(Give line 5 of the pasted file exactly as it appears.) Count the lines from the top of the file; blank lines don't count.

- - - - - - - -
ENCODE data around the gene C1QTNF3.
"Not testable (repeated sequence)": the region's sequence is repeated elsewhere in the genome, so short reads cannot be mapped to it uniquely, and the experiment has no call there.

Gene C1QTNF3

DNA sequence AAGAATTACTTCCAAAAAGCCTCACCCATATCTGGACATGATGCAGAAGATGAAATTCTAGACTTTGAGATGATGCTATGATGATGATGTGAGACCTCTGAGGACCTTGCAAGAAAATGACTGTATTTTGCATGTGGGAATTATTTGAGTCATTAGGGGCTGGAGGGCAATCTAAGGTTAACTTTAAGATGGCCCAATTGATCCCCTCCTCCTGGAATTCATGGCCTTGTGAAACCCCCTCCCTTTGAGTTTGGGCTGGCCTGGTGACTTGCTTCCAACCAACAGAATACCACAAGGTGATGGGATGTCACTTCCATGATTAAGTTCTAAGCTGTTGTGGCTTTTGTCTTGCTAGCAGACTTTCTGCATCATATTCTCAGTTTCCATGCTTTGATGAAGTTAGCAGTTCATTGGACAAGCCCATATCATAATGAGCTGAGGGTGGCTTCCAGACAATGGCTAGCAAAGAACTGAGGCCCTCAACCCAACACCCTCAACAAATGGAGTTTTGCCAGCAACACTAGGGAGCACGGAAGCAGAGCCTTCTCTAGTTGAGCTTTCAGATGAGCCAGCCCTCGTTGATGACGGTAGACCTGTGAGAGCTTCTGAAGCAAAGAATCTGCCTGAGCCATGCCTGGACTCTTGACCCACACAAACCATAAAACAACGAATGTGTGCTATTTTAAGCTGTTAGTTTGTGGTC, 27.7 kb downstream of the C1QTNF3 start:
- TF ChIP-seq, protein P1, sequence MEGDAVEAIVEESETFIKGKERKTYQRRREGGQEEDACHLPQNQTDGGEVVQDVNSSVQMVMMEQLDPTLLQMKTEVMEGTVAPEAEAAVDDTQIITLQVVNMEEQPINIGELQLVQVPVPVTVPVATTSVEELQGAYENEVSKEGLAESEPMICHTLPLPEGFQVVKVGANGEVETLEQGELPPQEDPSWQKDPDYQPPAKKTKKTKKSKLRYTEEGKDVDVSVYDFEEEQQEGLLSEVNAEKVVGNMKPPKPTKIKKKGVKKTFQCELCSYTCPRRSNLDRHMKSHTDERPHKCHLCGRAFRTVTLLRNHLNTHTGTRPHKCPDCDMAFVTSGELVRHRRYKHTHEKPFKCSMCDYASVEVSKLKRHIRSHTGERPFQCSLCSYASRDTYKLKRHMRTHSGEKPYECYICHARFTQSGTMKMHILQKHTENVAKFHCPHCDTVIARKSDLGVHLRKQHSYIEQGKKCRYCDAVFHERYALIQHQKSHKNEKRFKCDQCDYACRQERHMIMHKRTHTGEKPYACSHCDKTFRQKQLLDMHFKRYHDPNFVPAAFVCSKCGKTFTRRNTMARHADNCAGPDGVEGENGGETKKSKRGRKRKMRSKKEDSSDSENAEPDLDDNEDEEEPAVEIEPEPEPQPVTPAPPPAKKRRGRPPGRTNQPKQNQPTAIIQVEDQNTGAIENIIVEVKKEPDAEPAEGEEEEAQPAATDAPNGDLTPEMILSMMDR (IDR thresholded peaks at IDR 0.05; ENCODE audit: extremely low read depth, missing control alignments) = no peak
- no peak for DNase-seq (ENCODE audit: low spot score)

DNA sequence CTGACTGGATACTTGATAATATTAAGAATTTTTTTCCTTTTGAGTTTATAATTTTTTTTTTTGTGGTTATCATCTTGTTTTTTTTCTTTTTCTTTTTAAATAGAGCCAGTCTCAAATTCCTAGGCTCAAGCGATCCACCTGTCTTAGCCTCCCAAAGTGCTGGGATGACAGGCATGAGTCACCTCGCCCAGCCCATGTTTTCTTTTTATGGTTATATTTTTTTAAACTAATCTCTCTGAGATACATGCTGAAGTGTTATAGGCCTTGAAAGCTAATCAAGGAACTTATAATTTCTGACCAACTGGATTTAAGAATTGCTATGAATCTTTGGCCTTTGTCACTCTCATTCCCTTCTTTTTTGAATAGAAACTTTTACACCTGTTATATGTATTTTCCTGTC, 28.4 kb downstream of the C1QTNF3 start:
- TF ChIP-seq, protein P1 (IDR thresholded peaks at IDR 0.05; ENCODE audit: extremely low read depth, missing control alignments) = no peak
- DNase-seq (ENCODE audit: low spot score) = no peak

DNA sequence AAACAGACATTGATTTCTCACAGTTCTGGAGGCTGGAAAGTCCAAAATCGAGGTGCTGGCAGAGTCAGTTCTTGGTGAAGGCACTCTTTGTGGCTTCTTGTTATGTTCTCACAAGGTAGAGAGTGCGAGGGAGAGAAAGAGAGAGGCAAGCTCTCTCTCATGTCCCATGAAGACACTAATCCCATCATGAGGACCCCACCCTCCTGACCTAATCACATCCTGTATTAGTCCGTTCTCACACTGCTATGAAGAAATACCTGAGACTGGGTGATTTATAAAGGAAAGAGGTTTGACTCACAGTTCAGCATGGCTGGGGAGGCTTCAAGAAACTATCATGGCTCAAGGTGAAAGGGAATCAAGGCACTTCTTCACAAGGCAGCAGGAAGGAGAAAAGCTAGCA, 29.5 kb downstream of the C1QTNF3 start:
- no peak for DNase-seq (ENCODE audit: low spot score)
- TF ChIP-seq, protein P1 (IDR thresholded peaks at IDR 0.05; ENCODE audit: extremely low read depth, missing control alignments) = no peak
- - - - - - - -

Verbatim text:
- TF ChIP-seq, protein P1, sequence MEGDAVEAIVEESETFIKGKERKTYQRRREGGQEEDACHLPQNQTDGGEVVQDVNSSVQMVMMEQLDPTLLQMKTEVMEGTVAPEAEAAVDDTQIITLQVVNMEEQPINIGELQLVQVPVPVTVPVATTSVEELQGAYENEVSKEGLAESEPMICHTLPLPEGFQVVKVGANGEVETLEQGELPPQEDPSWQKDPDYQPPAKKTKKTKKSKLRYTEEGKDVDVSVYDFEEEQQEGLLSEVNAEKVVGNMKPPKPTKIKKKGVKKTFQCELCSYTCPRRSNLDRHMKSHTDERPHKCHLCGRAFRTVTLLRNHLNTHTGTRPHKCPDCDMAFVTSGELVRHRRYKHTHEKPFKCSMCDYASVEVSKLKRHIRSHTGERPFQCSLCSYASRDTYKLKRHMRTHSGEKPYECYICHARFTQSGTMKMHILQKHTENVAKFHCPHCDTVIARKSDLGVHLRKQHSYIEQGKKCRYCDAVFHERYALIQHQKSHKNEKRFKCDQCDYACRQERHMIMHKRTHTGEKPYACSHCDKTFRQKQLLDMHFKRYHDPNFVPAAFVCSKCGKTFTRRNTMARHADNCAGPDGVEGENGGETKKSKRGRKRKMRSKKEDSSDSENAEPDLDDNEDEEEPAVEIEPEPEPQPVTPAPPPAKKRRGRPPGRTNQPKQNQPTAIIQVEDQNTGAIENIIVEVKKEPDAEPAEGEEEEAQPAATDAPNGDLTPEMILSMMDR (IDR thresholded peaks at IDR 0.05; ENCODE audit: extremely low read depth, missing control alignments) = no peak